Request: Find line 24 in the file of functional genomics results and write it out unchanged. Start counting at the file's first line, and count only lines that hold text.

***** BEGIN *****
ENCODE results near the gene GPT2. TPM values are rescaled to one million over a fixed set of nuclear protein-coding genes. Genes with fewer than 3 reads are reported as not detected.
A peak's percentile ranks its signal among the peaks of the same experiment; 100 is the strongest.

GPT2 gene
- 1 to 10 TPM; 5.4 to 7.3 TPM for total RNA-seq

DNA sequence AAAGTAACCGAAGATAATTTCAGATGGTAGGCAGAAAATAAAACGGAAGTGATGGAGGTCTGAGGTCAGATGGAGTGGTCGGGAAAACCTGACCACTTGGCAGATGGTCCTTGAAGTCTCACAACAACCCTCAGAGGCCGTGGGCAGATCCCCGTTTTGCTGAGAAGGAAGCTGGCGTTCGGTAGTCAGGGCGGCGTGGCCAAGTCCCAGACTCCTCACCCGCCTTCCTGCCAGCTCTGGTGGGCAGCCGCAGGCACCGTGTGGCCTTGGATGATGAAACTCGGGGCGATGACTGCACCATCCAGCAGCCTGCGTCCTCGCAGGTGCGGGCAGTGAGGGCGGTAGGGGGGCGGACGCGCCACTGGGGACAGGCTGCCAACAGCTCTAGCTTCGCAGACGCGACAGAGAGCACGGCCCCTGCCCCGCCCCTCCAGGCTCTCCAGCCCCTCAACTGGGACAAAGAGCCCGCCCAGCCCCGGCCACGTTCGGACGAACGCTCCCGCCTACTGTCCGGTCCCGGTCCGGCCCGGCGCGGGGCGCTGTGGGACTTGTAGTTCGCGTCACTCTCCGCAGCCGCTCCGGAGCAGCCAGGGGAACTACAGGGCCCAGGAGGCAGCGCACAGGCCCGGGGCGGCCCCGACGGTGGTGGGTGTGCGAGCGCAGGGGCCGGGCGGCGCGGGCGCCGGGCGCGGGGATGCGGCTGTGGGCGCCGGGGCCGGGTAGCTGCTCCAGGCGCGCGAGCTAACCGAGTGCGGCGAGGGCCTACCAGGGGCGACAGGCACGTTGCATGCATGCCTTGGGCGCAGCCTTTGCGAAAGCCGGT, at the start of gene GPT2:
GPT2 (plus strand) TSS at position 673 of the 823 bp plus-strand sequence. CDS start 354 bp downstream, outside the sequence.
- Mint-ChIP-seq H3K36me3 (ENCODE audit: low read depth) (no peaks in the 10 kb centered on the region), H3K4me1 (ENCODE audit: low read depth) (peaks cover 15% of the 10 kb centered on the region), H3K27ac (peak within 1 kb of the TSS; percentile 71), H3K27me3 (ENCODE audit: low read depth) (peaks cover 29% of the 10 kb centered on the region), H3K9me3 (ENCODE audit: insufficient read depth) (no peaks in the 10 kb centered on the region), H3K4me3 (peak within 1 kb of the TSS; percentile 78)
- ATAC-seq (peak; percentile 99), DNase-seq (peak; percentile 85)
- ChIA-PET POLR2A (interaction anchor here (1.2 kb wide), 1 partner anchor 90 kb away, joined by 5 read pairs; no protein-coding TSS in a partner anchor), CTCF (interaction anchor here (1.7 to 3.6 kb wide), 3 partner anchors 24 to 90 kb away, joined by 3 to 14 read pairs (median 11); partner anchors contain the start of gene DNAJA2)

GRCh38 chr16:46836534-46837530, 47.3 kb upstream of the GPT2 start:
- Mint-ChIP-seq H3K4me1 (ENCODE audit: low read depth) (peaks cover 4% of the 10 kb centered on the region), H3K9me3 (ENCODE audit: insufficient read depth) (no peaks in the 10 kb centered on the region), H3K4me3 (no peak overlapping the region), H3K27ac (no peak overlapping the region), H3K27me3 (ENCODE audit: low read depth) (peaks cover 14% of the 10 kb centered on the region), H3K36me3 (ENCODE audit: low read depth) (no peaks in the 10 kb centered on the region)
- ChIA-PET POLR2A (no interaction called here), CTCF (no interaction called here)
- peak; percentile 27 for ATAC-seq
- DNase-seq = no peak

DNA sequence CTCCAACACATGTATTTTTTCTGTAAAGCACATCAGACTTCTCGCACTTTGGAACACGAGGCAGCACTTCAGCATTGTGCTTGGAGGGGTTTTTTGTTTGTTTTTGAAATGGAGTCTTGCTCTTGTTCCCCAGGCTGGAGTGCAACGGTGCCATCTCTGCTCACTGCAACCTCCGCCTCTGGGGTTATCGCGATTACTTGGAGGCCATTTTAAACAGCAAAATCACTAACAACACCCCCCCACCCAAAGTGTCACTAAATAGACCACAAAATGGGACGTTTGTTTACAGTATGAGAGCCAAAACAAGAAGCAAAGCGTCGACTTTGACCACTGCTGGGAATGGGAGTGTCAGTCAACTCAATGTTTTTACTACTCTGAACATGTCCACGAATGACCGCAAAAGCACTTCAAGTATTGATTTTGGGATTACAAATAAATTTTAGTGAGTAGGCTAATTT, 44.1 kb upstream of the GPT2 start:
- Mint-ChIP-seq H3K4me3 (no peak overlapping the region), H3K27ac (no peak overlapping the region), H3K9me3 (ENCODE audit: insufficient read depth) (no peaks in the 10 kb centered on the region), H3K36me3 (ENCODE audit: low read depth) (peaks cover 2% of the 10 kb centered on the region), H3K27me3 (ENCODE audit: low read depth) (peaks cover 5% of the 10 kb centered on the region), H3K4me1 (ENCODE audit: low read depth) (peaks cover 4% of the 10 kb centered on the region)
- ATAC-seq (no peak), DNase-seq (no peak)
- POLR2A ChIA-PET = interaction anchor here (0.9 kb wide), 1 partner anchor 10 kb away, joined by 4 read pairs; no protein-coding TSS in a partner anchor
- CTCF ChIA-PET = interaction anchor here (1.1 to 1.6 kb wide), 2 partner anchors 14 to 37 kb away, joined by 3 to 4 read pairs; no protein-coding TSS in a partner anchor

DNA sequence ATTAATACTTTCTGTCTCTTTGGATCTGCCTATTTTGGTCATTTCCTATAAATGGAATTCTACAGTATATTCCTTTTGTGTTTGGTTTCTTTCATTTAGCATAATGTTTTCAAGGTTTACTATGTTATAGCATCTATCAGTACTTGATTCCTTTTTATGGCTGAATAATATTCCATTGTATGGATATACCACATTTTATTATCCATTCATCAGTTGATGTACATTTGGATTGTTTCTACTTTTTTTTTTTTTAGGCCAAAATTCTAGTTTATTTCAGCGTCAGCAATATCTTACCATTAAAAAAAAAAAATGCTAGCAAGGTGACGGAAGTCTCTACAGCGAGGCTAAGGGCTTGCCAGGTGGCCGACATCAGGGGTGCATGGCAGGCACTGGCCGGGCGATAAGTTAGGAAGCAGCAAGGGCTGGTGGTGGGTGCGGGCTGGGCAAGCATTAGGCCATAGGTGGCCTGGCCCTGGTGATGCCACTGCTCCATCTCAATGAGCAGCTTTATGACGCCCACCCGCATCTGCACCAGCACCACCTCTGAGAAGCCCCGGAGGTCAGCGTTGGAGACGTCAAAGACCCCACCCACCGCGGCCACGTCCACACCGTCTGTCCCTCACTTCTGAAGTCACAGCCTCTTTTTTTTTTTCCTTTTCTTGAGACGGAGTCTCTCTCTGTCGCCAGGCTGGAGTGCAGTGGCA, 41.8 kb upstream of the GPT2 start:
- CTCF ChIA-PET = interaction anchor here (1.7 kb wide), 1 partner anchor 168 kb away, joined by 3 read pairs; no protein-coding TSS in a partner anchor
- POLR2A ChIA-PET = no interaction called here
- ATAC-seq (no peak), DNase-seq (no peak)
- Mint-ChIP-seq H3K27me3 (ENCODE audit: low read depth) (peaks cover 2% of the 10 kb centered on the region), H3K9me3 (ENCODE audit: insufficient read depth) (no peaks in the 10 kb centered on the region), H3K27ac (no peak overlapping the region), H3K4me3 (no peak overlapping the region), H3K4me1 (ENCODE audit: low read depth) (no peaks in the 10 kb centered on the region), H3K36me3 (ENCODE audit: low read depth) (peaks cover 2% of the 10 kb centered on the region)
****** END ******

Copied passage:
- Mint-ChIP-seq H3K27me3 (ENCODE audit: low read depth) (peaks cover 2% of the 10 kb centered on the region), H3K9me3 (ENCODE audit: insufficient read depth) (no peaks in the 10 kb centered on the region), H3K27ac (no peak overlapping the region), H3K4me3 (no peak overlapping the region), H3K4me1 (ENCODE audit: low read depth) (no peaks in the 10 kb centered on the region), H3K36me3 (ENCODE audit: low read depth) (peaks cover 2% of the 10 kb centered on the region)